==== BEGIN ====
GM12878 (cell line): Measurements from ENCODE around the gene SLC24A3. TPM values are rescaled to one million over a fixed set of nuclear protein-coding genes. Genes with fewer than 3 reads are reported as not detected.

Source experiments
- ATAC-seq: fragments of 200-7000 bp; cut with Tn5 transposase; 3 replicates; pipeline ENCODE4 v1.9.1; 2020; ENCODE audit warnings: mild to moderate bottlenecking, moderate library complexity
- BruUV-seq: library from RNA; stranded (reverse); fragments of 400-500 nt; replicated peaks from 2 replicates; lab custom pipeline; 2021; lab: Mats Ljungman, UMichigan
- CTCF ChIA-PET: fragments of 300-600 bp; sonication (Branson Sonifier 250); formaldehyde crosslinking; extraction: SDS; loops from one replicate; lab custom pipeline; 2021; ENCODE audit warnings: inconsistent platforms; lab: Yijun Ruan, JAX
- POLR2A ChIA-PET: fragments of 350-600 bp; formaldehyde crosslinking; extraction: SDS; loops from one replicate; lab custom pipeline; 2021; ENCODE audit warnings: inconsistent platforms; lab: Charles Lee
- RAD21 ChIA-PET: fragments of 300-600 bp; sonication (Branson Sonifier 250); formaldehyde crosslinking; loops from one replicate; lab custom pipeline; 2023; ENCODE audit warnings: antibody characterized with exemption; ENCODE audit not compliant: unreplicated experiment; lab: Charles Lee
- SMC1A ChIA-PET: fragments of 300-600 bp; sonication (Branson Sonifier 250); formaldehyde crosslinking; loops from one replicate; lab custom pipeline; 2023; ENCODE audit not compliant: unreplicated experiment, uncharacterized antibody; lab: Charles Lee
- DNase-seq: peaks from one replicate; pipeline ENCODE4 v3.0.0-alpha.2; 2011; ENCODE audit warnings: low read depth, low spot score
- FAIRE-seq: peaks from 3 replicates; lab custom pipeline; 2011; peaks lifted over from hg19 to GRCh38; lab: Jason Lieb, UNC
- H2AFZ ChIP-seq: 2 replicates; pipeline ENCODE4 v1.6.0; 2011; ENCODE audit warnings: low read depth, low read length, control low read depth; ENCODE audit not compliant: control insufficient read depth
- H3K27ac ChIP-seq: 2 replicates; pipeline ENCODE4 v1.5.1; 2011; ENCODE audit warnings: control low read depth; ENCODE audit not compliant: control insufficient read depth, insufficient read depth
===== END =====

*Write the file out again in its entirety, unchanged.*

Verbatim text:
GM12878 (cell line): Measurements from ENCODE around the gene SLC24A3. TPM values are rescaled to one million over a fixed set of nuclear protein-coding genes. Genes with fewer than 3 reads are reported as not detected.

Source experiments
- ATAC-seq: fragments of 200-7000 bp; cut with Tn5 transposase; 3 replicates; pipeline ENCODE4 v1.9.1; 2020; ENCODE audit warnings: mild to moderate bottlenecking, moderate library complexity
- BruUV-seq: library from RNA; stranded (reverse); fragments of 400-500 nt; replicated peaks from 2 replicates; lab custom pipeline; 2021; lab: Mats Ljungman, UMichigan
- CTCF ChIA-PET: fragments of 300-600 bp; sonication (Branson Sonifier 250); formaldehyde crosslinking; extraction: SDS; loops from one replicate; lab custom pipeline; 2021; ENCODE audit warnings: inconsistent platforms; lab: Yijun Ruan, JAX
- POLR2A ChIA-PET: fragments of 350-600 bp; formaldehyde crosslinking; extraction: SDS; loops from one replicate; lab custom pipeline; 2021; ENCODE audit warnings: inconsistent platforms; lab: Charles Lee
- RAD21 ChIA-PET: fragments of 300-600 bp; sonication (Branson Sonifier 250); formaldehyde crosslinking; loops from one replicate; lab custom pipeline; 2023; ENCODE audit warnings: antibody characterized with exemption; ENCODE audit not compliant: unreplicated experiment; lab: Charles Lee
- SMC1A ChIA-PET: fragments of 300-600 bp; sonication (Branson Sonifier 250); formaldehyde crosslinking; loops from one replicate; lab custom pipeline; 2023; ENCODE audit not compliant: unreplicated experiment, uncharacterized antibody; lab: Charles Lee
- DNase-seq: peaks from one replicate; pipeline ENCODE4 v3.0.0-alpha.2; 2011; ENCODE audit warnings: low read depth, low spot score
- FAIRE-seq: peaks from 3 replicates; lab custom pipeline; 2011; peaks lifted over from hg19 to GRCh38; lab: Jason Lieb, UNC
- H2AFZ ChIP-seq: 2 replicates; pipeline ENCODE4 v1.6.0; 2011; ENCODE audit warnings: low read depth, low read length, control low read depth; ENCODE audit not compliant: control insufficient read depth
- H3K27ac ChIP-seq: 2 replicates; pipeline ENCODE4 v1.5.1; 2011; ENCODE audit warnings: control low read depth; ENCODE audit not compliant: control insufficient read depth, insufficient read depth